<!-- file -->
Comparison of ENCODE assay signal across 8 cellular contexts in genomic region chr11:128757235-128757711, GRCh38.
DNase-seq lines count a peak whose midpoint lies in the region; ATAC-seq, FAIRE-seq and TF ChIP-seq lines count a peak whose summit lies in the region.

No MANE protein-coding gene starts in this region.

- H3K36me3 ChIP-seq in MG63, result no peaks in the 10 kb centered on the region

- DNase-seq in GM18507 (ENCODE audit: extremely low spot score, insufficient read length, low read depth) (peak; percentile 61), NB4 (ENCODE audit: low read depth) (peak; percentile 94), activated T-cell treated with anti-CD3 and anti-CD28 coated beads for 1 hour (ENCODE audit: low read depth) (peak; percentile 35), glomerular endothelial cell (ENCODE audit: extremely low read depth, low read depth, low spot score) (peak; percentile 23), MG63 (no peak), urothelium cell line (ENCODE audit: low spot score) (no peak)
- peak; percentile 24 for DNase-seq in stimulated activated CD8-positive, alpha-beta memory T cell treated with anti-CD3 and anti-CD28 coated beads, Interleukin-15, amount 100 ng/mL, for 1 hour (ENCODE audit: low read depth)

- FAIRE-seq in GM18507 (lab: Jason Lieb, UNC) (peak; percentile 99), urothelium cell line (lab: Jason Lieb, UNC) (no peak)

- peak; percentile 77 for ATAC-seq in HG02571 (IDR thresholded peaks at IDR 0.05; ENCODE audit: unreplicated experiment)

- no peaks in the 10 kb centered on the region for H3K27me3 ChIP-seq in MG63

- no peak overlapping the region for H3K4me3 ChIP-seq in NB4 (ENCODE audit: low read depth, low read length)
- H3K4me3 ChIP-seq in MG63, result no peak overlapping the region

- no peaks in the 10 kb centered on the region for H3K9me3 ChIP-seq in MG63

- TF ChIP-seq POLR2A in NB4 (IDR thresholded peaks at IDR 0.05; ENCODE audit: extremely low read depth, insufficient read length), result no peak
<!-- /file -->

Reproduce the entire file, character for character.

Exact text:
Comparison of ENCODE assay signal across 8 cellular contexts in genomic region chr11:128757235-128757711, GRCh38.
DNase-seq lines count a peak whose midpoint lies in the region; ATAC-seq, FAIRE-seq and TF ChIP-seq lines count a peak whose summit lies in the region.

No MANE protein-coding gene starts in this region.

- H3K36me3 ChIP-seq in MG63, result no peaks in the 10 kb centered on the region

- DNase-seq in GM18507 (ENCODE audit: extremely low spot score, insufficient read length, low read depth) (peak; percentile 61), NB4 (ENCODE audit: low read depth) (peak; percentile 94), activated T-cell treated with anti-CD3 and anti-CD28 coated beads for 1 hour (ENCODE audit: low read depth) (peak; percentile 35), glomerular endothelial cell (ENCODE audit: extremely low read depth, low read depth, low spot score) (peak; percentile 23), MG63 (no peak), urothelium cell line (ENCODE audit: low spot score) (no peak)
- peak; percentile 24 for DNase-seq in stimulated activated CD8-positive, alpha-beta memory T cell treated with anti-CD3 and anti-CD28 coated beads, Interleukin-15, amount 100 ng/mL, for 1 hour (ENCODE audit: low read depth)

- FAIRE-seq in GM18507 (lab: Jason Lieb, UNC) (peak; percentile 99), urothelium cell line (lab: Jason Lieb, UNC) (no peak)

- peak; percentile 77 for ATAC-seq in HG02571 (IDR thresholded peaks at IDR 0.05; ENCODE audit: unreplicated experiment)

- no peaks in the 10 kb centered on the region for H3K27me3 ChIP-seq in MG63

- no peak overlapping the region for H3K4me3 ChIP-seq in NB4 (ENCODE audit: low read depth, low read length)
- H3K4me3 ChIP-seq in MG63, result no peak overlapping the region

- no peaks in the 10 kb centered on the region for H3K9me3 ChIP-seq in MG63

- TF ChIP-seq POLR2A in NB4 (IDR thresholded peaks at IDR 0.05; ENCODE audit: extremely low read depth, insufficient read length), result no peak